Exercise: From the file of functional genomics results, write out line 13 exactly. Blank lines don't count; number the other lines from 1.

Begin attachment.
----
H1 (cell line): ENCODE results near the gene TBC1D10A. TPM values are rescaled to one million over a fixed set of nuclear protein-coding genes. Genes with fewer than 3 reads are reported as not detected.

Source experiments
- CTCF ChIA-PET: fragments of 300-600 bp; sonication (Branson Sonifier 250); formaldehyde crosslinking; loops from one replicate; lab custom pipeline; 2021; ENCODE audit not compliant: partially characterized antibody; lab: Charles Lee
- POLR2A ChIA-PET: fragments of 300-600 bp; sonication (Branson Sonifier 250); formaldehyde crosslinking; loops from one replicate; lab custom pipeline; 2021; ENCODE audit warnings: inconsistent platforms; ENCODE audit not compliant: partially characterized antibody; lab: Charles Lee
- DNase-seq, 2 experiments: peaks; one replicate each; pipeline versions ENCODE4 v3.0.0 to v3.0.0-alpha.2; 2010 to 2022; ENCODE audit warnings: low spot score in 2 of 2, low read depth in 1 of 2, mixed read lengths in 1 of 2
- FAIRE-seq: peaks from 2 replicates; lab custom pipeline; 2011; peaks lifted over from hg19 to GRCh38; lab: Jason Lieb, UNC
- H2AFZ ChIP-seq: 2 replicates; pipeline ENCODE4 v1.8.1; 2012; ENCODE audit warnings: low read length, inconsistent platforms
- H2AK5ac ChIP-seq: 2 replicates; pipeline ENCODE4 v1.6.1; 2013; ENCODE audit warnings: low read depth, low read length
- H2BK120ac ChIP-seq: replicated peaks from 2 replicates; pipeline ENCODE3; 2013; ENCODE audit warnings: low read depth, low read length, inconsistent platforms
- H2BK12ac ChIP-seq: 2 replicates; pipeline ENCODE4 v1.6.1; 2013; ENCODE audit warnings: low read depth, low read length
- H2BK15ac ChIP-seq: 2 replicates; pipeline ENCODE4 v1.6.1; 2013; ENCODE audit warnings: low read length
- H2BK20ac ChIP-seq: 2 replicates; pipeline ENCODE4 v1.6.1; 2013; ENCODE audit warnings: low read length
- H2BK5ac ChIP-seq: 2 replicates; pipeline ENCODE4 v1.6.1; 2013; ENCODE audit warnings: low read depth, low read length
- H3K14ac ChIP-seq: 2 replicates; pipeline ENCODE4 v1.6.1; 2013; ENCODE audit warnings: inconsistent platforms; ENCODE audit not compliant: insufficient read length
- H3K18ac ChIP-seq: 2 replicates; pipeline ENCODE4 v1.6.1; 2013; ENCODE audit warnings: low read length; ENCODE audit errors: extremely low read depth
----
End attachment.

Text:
- H2BK5ac ChIP-seq: 2 replicates; pipeline ENCODE4 v1.6.1; 2013; ENCODE audit warnings: low read depth, low read length